The identity of the slayer of George Armstrong Custer at the Little Boghorn in June 1876 has been a matter conjecture.
Rain-In-The-Face first claimed to have taken "Yellow Hair's" life; his claim was asserted in Henry Wadsworth Longfellow's poem "The Revenge of Rain- In-The-Face."
In his book `Sitting Bull; Champion of the Sioux`(1932), historian Stanley Vestal makes a case that White Bull killed Custer.
Vestal says that White Bull did not claim Custer's life after the battle for fear that the whites would take revenge on him but disclosed it toVestal in 1932.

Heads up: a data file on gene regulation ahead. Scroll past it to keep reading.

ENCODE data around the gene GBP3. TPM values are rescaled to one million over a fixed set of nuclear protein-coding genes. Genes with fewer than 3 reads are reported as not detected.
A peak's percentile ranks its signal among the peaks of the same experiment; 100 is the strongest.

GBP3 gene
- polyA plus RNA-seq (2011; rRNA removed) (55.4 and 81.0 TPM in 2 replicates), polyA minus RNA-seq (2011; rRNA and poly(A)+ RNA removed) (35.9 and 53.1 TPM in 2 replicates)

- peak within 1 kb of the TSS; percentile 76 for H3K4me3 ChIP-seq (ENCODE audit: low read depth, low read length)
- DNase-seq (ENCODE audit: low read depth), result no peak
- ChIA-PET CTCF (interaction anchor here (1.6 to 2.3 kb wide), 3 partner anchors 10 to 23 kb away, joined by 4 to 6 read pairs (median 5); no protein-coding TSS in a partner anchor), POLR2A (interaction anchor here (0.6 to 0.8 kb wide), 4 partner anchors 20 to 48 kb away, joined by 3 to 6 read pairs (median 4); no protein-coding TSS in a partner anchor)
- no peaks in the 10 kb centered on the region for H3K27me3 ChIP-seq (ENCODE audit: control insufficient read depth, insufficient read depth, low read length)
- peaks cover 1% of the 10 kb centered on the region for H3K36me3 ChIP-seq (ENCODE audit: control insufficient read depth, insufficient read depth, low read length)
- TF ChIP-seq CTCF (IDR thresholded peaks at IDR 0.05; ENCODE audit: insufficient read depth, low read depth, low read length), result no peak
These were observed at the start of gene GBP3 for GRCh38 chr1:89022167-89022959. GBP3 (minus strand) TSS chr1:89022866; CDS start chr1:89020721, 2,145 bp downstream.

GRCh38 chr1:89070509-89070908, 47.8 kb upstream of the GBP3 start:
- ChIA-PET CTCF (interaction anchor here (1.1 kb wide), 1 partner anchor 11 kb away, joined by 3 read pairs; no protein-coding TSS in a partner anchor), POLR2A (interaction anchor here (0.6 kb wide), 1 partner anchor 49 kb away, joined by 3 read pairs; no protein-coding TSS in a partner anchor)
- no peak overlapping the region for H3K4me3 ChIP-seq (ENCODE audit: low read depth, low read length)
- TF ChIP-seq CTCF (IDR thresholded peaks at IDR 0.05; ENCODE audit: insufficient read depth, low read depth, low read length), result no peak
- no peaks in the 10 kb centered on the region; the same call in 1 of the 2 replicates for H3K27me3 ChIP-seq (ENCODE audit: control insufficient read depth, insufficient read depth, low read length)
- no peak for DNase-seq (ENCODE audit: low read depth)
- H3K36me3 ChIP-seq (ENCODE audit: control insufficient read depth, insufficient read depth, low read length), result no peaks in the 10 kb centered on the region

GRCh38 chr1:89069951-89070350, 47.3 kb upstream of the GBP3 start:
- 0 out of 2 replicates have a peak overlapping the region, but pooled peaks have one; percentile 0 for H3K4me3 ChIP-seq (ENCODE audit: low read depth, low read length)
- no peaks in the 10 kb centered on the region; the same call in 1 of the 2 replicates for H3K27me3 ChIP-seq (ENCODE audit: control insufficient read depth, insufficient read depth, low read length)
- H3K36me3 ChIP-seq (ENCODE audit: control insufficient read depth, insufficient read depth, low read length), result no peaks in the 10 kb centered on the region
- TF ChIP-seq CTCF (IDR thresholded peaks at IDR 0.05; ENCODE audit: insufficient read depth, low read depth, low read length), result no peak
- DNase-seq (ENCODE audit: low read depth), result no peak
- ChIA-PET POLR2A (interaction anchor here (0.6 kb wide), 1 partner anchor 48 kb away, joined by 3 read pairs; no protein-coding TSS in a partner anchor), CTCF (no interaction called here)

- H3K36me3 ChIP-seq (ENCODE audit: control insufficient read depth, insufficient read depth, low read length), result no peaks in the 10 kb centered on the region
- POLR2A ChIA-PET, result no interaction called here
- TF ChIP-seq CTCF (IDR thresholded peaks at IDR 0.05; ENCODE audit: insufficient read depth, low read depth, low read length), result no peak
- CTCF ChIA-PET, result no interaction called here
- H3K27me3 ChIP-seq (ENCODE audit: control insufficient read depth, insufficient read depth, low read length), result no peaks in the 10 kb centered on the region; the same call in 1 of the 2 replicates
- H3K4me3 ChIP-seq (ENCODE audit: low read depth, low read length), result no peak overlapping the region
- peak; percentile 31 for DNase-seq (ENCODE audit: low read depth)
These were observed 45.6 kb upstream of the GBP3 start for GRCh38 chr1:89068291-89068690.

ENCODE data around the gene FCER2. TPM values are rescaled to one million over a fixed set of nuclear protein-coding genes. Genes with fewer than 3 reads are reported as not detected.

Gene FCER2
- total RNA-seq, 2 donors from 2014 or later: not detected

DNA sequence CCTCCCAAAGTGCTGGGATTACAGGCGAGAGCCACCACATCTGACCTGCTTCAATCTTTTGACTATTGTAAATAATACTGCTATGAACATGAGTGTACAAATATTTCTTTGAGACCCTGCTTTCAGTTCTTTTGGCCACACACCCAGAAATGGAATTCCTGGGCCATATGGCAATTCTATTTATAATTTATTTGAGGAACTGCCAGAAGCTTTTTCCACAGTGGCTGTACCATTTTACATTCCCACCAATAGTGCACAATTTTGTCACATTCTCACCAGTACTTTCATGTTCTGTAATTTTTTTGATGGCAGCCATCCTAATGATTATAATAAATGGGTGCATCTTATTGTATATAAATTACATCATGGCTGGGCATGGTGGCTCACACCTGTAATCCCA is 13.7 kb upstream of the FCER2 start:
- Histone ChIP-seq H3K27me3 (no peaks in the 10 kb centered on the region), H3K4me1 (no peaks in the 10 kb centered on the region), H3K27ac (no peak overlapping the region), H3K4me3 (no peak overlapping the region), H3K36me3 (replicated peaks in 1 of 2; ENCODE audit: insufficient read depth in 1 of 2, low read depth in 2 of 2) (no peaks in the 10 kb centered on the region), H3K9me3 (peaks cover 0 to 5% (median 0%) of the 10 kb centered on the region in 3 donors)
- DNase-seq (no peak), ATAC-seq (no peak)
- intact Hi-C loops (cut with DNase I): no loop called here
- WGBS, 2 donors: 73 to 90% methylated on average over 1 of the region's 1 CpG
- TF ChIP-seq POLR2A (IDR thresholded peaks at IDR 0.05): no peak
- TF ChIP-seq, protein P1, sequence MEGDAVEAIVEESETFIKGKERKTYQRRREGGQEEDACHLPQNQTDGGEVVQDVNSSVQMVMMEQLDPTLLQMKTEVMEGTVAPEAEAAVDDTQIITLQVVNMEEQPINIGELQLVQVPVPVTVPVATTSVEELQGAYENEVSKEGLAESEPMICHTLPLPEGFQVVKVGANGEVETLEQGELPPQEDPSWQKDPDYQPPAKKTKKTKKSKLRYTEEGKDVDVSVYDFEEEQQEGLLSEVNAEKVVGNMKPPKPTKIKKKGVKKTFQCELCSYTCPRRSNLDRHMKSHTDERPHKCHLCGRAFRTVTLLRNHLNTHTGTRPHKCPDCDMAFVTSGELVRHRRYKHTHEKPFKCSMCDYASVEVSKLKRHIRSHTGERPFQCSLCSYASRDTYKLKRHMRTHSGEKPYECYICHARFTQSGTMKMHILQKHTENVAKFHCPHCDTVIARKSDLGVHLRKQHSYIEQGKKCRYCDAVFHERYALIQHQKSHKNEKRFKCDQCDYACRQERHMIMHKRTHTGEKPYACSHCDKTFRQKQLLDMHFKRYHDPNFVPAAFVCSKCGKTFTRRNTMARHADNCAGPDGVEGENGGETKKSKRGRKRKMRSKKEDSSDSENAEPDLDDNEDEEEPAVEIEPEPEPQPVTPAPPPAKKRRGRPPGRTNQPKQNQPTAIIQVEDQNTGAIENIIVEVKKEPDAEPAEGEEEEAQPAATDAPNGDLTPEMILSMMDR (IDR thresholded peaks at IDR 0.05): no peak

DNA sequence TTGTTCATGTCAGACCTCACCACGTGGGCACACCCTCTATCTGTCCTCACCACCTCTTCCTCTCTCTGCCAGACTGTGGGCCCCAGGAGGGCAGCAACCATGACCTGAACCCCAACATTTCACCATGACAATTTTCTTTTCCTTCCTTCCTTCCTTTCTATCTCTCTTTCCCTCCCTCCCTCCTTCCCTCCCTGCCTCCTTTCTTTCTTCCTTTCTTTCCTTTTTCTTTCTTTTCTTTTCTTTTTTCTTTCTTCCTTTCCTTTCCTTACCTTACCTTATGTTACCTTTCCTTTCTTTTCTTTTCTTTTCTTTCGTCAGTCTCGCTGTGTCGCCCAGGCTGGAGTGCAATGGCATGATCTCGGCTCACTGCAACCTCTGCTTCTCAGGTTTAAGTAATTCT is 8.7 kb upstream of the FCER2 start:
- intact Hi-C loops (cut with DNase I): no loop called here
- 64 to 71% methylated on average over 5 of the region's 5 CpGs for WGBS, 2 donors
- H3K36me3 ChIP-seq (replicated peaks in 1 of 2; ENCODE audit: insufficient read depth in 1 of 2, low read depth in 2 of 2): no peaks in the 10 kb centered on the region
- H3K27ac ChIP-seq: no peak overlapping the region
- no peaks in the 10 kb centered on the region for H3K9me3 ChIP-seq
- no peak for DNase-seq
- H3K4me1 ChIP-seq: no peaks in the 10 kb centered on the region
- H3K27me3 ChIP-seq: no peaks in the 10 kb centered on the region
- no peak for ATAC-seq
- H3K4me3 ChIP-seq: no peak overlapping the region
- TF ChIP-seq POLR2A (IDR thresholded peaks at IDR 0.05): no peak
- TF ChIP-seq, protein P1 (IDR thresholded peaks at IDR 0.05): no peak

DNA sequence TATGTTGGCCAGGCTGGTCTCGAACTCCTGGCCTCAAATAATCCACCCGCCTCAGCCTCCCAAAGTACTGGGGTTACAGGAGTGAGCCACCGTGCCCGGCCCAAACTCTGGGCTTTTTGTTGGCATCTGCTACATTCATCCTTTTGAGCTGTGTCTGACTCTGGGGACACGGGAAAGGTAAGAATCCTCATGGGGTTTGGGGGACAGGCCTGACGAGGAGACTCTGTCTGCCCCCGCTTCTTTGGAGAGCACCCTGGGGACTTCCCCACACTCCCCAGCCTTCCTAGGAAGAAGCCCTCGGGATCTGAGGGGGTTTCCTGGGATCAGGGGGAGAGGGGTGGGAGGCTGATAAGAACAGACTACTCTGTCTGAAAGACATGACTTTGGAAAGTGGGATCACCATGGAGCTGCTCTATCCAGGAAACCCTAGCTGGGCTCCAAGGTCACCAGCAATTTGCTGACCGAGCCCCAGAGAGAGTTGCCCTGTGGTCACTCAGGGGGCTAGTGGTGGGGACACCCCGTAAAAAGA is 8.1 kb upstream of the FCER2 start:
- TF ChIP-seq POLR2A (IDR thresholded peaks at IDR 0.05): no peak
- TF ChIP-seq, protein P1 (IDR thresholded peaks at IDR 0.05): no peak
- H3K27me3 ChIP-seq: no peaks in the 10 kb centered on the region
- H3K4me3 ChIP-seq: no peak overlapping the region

Vestal kept the secret until White Bull died, disclosing it in a 1957 article for `American Heritage`.
Vestal pointed out that in 1926, on the fiftieth anniversary of the battle, eighty surviving Cheyennes and Sioux picked White Bull to lead their column accross the site.
However, in neither his Sitting Bull biography nor his White Bull biography did Vestal claim that White Bull killed Custer.
Robert Utley, in his biography of Sitting Bull (The Lance and the Shiled, 1993), contends that the assertion of White Bull's responsibility for the Custer slaying was not contained in Vestal's notes.